All of our brethren who are worthy may receive the priesthood. -LDS First Presidency
When Vincente, a hotel concierge, met the missionaries, he wanted to know more about the Church. "The first time we taught him was a glorious experience," a missionary said. "He knew the church was true." He came to church every week. Then they had to tell him that people of African lineage needed special permission to be baptized.
No issue has troubled Mormons more in the second half of the twentieth century than race. Until 1978, the Church withheld its priesthood from men of black African ancestry, long beyond the time when African Americans won national civil rights victories. Although African Americans were not denied Church membership, they were denied priesthood, a policy increasingly difficult to justify in the turbulent 1960s. Before then, the policy had drawn little attention. In 1957, Catholic sociologist Thomas O'Dea's extensive study of the Church did not mention the denial among the "strains and conflicts." But thereafter commentators considered the limitation of the priesthood as the Church's primary problem, a racist doctrine out of place in a democratic society.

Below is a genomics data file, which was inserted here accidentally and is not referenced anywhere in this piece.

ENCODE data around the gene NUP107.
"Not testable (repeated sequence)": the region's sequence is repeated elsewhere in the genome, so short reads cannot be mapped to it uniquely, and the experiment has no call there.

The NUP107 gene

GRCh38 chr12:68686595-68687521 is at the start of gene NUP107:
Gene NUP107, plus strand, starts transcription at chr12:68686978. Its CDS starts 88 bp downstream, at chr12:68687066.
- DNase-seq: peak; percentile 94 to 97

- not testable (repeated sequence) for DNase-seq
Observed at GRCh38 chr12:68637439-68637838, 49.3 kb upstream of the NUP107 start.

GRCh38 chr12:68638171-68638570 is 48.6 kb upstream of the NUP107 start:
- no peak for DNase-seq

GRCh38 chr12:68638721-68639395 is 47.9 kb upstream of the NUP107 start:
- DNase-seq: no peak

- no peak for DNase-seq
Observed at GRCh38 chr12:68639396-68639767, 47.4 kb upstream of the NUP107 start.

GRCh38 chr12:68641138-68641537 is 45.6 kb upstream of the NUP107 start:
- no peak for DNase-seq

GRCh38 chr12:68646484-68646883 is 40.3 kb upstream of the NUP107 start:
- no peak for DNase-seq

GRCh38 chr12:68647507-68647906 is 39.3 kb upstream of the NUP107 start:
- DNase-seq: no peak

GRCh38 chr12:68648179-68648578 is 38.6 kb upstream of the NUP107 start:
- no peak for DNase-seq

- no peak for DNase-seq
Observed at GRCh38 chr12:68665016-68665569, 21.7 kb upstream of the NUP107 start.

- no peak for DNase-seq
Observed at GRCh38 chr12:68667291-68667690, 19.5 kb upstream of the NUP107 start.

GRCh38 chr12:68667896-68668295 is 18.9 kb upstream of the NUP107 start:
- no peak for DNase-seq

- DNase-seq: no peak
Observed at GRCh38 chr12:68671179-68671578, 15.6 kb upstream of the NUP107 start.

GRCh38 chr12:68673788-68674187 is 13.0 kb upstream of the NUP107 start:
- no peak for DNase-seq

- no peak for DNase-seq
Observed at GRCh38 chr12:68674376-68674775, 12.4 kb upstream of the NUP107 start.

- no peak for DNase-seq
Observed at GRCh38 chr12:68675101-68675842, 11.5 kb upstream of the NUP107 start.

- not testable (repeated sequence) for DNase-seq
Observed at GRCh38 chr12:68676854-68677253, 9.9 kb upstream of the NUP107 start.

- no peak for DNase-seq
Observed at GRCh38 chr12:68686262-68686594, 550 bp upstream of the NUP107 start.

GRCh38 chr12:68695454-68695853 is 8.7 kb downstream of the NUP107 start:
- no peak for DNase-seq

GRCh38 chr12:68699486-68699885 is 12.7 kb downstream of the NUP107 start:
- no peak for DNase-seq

How did this exclusionary policy come into being? The Book of Mormon supports universal equality. One reads there that the Lord invites all the children of men "to come unto him and partake of his goodness; and he denieth none that come unto him, black and white, bond and free, male and female; and he remembereth the heathen; and all are alike unto God, both Jew and Gentile." The book speaks of people "cursed" with a "black" skin, but that was a temporary, reversible curse. Skin color changed with righteous living. The origin of Negro priesthood exclusion seems to be rooted in history, not doctrine.